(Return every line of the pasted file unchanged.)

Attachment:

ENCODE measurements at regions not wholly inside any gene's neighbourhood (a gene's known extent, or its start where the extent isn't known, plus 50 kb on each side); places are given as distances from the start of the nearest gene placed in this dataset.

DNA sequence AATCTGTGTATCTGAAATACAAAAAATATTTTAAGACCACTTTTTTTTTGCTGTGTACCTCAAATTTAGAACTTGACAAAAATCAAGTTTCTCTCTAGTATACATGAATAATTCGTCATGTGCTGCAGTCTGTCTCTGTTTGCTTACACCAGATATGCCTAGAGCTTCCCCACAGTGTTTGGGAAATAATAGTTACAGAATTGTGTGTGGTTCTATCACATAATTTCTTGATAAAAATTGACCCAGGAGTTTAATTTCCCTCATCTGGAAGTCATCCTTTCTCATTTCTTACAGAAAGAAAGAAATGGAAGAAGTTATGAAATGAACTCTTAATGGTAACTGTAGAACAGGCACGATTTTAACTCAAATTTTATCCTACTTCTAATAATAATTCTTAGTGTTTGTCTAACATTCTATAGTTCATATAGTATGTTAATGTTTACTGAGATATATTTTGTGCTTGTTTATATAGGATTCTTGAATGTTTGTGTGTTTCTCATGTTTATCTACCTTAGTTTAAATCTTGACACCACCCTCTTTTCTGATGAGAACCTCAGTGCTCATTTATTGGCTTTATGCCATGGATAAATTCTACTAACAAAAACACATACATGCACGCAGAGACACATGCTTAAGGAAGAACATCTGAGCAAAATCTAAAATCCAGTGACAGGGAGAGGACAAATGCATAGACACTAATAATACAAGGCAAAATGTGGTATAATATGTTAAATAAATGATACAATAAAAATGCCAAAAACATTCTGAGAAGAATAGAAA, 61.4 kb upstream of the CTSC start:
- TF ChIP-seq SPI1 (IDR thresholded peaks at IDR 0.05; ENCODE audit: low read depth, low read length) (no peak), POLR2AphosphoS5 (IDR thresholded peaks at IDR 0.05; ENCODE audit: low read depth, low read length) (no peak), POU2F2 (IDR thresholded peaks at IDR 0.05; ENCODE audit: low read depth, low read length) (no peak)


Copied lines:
ENCODE measurements at regions not wholly inside any gene's neighbourhood (a gene's known extent, or its start where the extent isn't known, plus 50 kb on each side); places are given as distances from the start of the nearest gene placed in this dataset.

DNA sequence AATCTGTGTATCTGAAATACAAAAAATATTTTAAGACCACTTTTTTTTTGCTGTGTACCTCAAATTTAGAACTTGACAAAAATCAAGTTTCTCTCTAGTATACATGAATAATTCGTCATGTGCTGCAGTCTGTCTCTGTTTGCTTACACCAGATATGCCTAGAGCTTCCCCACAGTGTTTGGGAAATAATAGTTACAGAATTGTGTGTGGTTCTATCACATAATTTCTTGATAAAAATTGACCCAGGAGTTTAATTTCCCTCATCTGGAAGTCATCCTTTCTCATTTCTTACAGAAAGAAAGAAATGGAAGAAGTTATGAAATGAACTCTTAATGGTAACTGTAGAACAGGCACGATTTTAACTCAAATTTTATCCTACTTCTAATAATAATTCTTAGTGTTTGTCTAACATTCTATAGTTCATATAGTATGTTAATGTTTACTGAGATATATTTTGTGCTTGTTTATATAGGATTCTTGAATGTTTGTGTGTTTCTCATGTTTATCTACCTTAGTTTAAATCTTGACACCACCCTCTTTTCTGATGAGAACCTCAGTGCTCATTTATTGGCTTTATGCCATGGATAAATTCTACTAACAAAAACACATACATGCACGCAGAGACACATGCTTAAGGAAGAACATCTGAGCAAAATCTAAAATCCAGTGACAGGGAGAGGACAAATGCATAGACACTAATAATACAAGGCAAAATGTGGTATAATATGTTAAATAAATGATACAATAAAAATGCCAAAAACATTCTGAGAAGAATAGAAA, 61.4 kb upstream of the CTSC start:
- TF ChIP-seq SPI1 (IDR thresholded peaks at IDR 0.05; ENCODE audit: low read depth, low read length) (no peak), POLR2AphosphoS5 (IDR thresholded peaks at IDR 0.05; ENCODE audit: low read depth, low read length) (no peak), POU2F2 (IDR thresholded peaks at IDR 0.05; ENCODE audit: low read depth, low read length) (no peak)